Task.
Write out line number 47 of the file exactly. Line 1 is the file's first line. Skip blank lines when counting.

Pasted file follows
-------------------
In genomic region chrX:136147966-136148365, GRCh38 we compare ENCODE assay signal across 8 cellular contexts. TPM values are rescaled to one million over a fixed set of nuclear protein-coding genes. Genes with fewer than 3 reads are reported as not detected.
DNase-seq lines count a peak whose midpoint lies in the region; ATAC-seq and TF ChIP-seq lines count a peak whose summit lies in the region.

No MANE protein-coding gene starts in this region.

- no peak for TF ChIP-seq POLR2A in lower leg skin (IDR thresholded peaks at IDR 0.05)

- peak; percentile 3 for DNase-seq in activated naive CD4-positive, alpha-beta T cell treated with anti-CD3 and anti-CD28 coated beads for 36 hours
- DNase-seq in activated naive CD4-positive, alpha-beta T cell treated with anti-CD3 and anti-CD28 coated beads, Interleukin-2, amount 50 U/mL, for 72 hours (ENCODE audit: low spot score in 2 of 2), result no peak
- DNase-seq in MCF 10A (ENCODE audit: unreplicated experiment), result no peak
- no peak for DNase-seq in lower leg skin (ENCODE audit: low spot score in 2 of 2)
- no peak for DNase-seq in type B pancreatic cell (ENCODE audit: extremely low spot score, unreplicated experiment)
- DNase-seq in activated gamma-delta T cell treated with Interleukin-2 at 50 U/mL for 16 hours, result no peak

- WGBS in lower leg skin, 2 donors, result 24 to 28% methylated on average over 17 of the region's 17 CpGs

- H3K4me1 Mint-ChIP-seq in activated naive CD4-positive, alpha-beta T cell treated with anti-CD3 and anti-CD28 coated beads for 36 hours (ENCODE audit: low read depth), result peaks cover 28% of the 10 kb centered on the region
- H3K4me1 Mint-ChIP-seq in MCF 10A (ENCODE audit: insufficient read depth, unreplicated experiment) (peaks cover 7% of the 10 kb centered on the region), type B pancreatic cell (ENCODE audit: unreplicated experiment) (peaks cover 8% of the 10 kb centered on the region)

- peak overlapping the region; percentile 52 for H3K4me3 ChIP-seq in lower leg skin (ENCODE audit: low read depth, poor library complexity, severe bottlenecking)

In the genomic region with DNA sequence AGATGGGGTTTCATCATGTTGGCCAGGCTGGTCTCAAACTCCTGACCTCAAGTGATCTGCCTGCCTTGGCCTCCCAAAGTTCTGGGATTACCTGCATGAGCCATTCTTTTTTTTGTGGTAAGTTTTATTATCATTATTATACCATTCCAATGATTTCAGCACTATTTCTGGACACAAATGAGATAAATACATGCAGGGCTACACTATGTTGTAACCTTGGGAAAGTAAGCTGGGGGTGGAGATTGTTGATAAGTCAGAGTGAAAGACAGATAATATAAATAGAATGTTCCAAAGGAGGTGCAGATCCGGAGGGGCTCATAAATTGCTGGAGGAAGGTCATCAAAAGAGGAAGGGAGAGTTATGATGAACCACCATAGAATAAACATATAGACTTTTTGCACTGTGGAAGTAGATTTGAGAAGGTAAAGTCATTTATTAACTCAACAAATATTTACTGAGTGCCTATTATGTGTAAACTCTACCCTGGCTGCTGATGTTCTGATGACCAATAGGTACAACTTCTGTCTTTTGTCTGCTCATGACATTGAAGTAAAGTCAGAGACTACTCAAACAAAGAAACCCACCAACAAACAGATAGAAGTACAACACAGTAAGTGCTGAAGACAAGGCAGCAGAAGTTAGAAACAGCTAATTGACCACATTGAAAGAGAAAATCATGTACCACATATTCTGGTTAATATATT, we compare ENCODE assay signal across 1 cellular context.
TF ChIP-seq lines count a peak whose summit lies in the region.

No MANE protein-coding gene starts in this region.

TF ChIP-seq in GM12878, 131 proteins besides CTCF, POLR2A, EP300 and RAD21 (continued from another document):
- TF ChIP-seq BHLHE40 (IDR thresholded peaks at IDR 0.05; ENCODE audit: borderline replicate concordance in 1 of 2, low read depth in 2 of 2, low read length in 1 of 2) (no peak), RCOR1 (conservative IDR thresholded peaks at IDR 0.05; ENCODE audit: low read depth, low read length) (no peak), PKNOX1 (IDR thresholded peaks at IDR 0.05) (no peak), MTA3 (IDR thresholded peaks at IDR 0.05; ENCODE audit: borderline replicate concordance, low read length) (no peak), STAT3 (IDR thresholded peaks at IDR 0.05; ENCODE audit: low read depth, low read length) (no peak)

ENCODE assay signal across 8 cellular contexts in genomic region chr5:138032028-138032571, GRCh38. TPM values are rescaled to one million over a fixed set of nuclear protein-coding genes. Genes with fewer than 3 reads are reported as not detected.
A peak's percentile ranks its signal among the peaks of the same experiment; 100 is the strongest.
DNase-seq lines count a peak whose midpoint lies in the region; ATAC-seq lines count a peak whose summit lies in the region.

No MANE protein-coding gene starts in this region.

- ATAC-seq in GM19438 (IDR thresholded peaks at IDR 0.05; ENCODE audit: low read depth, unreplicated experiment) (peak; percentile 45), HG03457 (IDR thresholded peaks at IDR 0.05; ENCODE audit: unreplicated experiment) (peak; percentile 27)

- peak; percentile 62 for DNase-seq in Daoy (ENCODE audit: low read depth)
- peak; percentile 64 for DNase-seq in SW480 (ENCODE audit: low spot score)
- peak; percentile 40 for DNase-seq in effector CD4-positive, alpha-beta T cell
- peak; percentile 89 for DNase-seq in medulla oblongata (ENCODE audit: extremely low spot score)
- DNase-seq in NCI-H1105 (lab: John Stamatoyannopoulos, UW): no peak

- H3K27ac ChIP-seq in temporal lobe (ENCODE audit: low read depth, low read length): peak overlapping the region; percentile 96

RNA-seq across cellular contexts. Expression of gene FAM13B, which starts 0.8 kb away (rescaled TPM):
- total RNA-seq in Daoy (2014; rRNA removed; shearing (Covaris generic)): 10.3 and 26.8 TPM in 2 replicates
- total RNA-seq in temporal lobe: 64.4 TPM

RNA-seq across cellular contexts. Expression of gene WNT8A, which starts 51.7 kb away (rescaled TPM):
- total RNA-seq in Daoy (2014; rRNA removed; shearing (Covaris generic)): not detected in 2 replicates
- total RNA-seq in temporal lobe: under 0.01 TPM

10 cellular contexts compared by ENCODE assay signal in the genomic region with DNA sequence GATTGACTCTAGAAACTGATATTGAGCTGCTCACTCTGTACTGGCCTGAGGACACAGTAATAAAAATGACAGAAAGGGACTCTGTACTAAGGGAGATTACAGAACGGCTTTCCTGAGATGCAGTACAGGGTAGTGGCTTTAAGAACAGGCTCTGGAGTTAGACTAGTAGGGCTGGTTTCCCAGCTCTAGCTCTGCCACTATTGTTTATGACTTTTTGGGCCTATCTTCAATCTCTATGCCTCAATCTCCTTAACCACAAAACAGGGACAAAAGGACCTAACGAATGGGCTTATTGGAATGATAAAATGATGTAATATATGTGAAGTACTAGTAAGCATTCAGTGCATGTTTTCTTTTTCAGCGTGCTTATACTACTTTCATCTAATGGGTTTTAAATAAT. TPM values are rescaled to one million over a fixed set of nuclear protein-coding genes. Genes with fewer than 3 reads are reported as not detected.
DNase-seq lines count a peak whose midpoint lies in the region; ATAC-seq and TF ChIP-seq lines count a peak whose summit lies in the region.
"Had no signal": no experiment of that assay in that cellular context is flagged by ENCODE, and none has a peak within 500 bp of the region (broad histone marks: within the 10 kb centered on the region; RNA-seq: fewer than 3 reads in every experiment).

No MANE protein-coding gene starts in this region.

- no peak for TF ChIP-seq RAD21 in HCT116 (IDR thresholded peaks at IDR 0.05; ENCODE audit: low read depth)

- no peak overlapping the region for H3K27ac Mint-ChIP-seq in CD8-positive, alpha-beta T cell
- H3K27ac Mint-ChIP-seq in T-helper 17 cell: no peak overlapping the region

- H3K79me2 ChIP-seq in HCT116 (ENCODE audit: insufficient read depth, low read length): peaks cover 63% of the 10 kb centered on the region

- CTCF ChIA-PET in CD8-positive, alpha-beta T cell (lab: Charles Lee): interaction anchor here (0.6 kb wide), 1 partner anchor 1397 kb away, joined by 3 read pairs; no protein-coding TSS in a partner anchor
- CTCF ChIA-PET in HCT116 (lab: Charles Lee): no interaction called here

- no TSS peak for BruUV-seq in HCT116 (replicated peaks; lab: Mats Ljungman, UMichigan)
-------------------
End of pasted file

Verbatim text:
- no TSS peak for BruUV-seq in HCT116 (replicated peaks; lab: Mats Ljungman, UMichigan)